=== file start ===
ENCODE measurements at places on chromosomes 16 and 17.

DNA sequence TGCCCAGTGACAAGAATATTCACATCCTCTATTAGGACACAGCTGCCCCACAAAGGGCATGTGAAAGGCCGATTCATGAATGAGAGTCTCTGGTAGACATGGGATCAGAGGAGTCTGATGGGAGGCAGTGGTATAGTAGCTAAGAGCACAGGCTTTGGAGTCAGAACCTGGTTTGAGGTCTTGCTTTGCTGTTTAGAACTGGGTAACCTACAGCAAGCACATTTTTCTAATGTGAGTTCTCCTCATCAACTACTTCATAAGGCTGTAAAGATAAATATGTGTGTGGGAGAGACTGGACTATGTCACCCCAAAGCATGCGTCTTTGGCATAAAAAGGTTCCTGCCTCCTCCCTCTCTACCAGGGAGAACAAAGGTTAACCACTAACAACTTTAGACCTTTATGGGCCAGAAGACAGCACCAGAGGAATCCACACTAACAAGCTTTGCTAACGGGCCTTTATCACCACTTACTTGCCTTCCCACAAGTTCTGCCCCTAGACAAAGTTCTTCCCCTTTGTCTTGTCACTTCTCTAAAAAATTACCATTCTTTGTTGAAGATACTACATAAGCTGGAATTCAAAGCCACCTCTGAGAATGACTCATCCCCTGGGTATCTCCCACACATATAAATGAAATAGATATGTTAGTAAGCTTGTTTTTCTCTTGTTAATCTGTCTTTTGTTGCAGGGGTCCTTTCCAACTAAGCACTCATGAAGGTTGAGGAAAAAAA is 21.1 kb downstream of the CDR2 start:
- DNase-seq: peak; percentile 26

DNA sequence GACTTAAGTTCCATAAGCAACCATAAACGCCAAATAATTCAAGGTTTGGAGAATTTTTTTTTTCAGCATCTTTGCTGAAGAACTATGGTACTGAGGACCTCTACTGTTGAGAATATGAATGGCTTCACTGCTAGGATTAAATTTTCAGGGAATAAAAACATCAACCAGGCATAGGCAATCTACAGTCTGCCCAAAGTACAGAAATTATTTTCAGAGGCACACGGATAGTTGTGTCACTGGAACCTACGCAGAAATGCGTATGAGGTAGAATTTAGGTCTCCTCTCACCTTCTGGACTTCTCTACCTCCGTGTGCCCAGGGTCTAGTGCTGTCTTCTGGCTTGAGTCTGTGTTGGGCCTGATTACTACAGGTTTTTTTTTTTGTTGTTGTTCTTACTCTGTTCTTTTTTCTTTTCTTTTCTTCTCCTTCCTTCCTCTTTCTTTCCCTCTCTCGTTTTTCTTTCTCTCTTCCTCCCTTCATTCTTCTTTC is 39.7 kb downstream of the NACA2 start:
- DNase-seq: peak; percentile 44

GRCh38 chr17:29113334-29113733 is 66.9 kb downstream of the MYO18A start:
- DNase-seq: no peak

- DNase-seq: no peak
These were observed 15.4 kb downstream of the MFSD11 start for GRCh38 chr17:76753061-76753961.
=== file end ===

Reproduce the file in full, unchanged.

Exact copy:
ENCODE measurements at places on chromosomes 16 and 17.

DNA sequence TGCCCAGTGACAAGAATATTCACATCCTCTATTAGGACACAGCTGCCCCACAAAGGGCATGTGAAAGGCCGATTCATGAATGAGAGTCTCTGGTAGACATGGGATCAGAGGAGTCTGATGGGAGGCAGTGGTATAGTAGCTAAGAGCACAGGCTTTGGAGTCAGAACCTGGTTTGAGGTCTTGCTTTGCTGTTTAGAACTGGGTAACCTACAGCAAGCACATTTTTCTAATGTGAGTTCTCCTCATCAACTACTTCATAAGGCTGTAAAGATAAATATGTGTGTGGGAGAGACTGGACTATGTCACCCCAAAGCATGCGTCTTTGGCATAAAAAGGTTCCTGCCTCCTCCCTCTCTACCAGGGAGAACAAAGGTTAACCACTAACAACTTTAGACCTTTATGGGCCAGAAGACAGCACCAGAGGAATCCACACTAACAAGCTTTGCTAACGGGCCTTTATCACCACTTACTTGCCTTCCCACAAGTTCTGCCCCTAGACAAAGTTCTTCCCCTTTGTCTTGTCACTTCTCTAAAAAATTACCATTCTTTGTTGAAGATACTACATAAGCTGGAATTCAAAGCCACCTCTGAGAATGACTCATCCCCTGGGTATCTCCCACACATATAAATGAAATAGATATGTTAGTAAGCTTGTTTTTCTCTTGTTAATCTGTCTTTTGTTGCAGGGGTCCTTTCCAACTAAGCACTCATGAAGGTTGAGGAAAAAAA is 21.1 kb downstream of the CDR2 start:
- DNase-seq: peak; percentile 26

DNA sequence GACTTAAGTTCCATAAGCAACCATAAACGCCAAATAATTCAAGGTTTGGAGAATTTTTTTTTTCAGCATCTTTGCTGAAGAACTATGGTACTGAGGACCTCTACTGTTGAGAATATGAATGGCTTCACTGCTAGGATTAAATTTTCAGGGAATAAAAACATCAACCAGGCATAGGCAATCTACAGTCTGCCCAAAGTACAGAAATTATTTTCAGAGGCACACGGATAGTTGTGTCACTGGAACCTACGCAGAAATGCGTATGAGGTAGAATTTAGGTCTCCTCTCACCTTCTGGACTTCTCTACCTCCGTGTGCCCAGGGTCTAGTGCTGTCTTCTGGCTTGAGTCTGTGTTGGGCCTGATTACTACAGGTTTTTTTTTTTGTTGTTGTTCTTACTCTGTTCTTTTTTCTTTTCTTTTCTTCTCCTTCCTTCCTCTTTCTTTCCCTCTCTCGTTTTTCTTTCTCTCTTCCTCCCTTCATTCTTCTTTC is 39.7 kb downstream of the NACA2 start:
- DNase-seq: peak; percentile 44

GRCh38 chr17:29113334-29113733 is 66.9 kb downstream of the MYO18A start:
- DNase-seq: no peak

- DNase-seq: no peak
These were observed 15.4 kb downstream of the MFSD11 start for GRCh38 chr17:76753061-76753961.